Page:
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Manila's name game

Publication Date : 08-05-2012

 

It seems Manila is once again trying to put out a fire with gasoline.

Instead of pouring oil to calm troubled waters it has raised the temperature in the South China Sea to an even higher degree by declaring that "Panatag Shoal" will now be its official name for China's Huangyan Island, which was known by several names in the Philippines.

Edwin Lacierda, the presidential spokesman, said that the name had been chosen "for brevity" in a news conference.

However, by announcing the island has this name, Manila's real intention is to try and wrangle its self-proclaimed sovereignty over Huangyan Island, which has been part of China since ancient times.

In fact, this is not the first time Manila has tried to shore up its ill-grounded territorial claims with a change of name. Last year, it tried to call the South China Sea the "West Philippine Sea", a move doomed to failure.

But its delight in playing the name game reflects the capricious and opportunist nature of the current Manila administration. In the past, the country has clearly stated that Huangyan Island in the South China Sea is not part of its territory, now it is trying to swallow its words and illegally claim the island.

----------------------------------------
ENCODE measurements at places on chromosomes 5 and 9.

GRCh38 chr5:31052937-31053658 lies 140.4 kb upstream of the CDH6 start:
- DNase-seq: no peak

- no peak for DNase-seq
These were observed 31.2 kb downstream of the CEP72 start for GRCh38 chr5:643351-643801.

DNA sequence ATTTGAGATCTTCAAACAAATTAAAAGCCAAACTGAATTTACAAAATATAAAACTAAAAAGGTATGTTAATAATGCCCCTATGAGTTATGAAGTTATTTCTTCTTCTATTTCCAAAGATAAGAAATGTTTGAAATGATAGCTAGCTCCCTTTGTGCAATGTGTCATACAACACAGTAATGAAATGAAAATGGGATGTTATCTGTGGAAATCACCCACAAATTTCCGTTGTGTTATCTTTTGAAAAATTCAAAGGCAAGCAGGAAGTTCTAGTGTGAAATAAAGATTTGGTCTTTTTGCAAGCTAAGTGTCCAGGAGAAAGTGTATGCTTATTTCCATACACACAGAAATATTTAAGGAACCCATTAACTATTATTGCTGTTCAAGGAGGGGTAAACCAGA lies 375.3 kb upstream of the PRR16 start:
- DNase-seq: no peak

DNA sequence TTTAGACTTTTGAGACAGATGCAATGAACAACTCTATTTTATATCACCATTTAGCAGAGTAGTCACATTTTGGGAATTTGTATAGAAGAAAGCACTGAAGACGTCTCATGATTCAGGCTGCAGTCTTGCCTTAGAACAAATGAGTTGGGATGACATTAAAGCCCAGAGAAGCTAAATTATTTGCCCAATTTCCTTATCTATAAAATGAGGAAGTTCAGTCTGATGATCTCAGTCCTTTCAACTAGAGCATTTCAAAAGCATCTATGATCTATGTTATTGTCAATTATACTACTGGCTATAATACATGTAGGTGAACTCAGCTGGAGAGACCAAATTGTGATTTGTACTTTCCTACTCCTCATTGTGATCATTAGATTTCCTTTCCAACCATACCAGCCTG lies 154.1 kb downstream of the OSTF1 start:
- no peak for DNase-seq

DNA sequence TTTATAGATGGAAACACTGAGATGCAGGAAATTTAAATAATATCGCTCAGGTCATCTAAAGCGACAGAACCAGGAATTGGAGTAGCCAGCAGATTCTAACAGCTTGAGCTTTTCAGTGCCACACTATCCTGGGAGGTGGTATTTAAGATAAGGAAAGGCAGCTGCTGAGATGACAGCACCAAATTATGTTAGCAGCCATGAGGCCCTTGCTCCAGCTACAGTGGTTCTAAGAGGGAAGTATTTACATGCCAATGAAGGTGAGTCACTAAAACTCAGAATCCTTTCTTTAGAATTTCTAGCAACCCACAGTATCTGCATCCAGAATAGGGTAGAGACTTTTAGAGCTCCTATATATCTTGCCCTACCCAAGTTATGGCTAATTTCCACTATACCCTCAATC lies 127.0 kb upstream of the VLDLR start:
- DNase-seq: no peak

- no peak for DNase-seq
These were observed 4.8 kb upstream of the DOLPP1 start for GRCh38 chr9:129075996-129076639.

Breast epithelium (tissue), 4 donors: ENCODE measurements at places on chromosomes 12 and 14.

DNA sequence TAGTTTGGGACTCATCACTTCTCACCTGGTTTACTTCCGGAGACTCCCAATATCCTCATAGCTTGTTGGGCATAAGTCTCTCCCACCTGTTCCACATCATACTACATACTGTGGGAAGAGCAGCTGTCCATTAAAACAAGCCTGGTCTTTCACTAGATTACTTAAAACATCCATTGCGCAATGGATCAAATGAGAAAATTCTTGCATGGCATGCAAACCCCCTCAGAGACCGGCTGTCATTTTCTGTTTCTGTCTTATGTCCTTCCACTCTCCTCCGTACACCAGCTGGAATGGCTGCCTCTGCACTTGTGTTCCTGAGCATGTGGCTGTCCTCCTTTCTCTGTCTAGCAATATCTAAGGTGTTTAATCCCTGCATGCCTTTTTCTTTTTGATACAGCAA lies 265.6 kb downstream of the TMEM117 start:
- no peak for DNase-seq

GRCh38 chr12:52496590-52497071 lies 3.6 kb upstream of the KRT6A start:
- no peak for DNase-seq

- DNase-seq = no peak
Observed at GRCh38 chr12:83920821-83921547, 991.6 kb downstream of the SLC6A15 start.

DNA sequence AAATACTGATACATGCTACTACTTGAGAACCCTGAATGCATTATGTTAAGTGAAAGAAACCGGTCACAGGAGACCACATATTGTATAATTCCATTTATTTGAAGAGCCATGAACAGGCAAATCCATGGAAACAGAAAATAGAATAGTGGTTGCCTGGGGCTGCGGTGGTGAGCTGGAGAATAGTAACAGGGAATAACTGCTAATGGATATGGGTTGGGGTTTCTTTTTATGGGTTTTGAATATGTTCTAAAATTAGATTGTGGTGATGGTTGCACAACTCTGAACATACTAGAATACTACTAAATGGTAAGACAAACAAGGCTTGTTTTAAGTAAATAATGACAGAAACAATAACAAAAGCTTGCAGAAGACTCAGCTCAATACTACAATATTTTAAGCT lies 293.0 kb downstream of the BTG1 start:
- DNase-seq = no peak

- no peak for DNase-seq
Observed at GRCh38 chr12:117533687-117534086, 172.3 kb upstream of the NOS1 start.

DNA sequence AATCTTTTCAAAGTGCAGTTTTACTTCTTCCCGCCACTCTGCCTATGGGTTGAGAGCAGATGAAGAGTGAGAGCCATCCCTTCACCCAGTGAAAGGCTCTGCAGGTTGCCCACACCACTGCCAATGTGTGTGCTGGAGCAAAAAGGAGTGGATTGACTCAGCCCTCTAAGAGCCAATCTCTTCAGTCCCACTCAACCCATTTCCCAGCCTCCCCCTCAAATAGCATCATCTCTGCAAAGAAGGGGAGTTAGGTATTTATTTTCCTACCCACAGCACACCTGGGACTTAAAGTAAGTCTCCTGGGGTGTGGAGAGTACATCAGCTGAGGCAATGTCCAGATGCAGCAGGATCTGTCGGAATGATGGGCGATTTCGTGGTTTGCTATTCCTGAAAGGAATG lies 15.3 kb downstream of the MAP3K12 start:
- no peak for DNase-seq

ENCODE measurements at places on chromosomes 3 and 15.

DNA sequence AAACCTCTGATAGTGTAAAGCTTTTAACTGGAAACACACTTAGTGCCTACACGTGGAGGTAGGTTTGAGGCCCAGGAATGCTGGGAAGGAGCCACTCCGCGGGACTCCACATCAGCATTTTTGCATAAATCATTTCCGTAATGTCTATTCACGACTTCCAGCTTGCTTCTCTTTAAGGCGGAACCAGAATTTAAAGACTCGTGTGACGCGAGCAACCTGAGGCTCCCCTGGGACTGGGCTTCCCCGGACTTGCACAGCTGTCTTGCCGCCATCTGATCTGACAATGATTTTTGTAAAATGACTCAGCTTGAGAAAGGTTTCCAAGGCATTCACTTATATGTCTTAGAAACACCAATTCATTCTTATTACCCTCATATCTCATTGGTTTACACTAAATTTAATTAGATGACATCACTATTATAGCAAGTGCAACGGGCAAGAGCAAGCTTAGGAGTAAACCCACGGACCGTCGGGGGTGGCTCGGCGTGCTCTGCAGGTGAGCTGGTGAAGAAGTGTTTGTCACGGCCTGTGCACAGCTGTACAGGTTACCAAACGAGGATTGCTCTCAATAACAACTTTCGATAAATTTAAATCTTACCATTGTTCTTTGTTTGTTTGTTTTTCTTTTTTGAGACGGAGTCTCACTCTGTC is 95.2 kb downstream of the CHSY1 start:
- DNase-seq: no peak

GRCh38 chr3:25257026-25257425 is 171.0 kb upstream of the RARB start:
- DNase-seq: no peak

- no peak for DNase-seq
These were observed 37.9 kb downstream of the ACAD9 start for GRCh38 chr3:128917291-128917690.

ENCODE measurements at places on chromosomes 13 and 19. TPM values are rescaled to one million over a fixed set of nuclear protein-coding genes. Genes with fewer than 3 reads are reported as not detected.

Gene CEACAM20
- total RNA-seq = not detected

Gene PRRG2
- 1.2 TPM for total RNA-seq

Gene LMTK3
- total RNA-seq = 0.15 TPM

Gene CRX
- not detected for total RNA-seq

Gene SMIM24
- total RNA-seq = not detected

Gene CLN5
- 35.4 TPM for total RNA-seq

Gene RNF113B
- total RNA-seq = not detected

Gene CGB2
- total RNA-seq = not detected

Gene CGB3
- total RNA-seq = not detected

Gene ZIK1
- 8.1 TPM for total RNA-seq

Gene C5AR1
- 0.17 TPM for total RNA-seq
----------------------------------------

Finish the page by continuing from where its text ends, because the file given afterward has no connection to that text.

The Philippines has said it will take the issue to international arbitration, but this is cloud-cuckoo land as there are no international laws or norms that will back its claims to the territories of another country.

Manila is only getting itself a bad name by playing these games.

Its behaviour is simply tarnishing its image and eroding its credibility, as the principles of international relations require respect for other countries' sovereignty and territorial integrity.

The ongoing rift over the Huangyan Island, which was triggered by a Philippine warship harassing Chinese fishermen fishing in Chinese waters, is evolving into a major diplomatic storm affecting ties between Manila and Beijing.

So far, Beijing has exercised the utmost restraint and is pursuing diplomatic and peaceful means to defuse the tension.

Manila has said that it too will de-escalate the situation, but instead of matching words with deeds, it has resorted to one reckless move after another.

 

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